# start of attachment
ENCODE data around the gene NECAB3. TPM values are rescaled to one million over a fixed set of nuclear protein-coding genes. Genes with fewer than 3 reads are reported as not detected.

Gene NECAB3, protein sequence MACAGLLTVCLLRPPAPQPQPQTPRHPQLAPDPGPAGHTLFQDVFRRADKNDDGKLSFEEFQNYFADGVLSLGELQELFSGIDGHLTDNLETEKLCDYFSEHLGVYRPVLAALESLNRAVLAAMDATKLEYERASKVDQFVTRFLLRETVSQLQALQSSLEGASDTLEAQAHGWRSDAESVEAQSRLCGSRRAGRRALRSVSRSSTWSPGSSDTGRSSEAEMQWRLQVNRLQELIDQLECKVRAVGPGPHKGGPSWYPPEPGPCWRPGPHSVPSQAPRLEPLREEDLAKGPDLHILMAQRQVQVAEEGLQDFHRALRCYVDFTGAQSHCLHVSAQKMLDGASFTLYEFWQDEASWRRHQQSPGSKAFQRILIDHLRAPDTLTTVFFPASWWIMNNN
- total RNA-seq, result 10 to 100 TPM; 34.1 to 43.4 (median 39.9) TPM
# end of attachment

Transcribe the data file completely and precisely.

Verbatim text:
ENCODE data around the gene NECAB3. TPM values are rescaled to one million over a fixed set of nuclear protein-coding genes. Genes with fewer than 3 reads are reported as not detected.

Gene NECAB3, protein sequence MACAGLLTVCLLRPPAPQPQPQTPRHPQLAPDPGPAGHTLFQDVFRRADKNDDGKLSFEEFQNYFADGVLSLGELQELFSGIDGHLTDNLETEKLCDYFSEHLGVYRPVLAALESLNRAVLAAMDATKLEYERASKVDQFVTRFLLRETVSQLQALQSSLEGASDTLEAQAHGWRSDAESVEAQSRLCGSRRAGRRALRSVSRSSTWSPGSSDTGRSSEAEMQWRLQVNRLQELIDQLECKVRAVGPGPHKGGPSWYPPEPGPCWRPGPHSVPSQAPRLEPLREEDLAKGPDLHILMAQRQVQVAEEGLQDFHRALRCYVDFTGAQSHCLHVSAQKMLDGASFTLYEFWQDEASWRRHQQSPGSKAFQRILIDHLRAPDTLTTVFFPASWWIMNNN
- total RNA-seq, result 10 to 100 TPM; 34.1 to 43.4 (median 39.9) TPM